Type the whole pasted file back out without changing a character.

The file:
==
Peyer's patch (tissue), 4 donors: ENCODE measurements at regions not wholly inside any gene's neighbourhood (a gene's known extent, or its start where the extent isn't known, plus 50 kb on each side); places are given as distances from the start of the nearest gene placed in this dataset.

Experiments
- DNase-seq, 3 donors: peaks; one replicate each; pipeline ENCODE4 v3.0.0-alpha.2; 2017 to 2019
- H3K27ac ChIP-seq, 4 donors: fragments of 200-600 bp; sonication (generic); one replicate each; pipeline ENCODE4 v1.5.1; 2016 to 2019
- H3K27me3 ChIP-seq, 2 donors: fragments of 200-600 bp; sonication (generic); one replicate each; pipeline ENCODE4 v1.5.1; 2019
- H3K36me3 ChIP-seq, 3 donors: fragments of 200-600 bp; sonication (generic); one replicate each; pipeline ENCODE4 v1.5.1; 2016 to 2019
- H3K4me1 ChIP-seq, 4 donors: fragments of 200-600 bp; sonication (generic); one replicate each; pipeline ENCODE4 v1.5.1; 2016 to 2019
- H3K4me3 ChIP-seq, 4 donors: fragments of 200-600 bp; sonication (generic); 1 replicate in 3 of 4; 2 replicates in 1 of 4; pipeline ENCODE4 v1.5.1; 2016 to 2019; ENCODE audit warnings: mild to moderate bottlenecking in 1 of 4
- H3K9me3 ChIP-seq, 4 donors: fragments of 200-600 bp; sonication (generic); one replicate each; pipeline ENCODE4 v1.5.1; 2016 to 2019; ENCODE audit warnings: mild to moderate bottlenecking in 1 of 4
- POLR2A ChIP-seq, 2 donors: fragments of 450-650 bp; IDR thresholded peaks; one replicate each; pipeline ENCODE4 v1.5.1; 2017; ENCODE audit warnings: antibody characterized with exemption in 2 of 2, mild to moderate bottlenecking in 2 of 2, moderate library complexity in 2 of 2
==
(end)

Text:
Peyer's patch (tissue), 4 donors: ENCODE measurements at regions not wholly inside any gene's neighbourhood (a gene's known extent, or its start where the extent isn't known, plus 50 kb on each side); places are given as distances from the start of the nearest gene placed in this dataset.

Experiments
- DNase-seq, 3 donors: peaks; one replicate each; pipeline ENCODE4 v3.0.0-alpha.2; 2017 to 2019
- H3K27ac ChIP-seq, 4 donors: fragments of 200-600 bp; sonication (generic); one replicate each; pipeline ENCODE4 v1.5.1; 2016 to 2019
- H3K27me3 ChIP-seq, 2 donors: fragments of 200-600 bp; sonication (generic); one replicate each; pipeline ENCODE4 v1.5.1; 2019
- H3K36me3 ChIP-seq, 3 donors: fragments of 200-600 bp; sonication (generic); one replicate each; pipeline ENCODE4 v1.5.1; 2016 to 2019
- H3K4me1 ChIP-seq, 4 donors: fragments of 200-600 bp; sonication (generic); one replicate each; pipeline ENCODE4 v1.5.1; 2016 to 2019
- H3K4me3 ChIP-seq, 4 donors: fragments of 200-600 bp; sonication (generic); 1 replicate in 3 of 4; 2 replicates in 1 of 4; pipeline ENCODE4 v1.5.1; 2016 to 2019; ENCODE audit warnings: mild to moderate bottlenecking in 1 of 4
- H3K9me3 ChIP-seq, 4 donors: fragments of 200-600 bp; sonication (generic); one replicate each; pipeline ENCODE4 v1.5.1; 2016 to 2019; ENCODE audit warnings: mild to moderate bottlenecking in 1 of 4
- POLR2A ChIP-seq, 2 donors: fragments of 450-650 bp; IDR thresholded peaks; one replicate each; pipeline ENCODE4 v1.5.1; 2017; ENCODE audit warnings: antibody characterized with exemption in 2 of 2, mild to moderate bottlenecking in 2 of 2, moderate library complexity in 2 of 2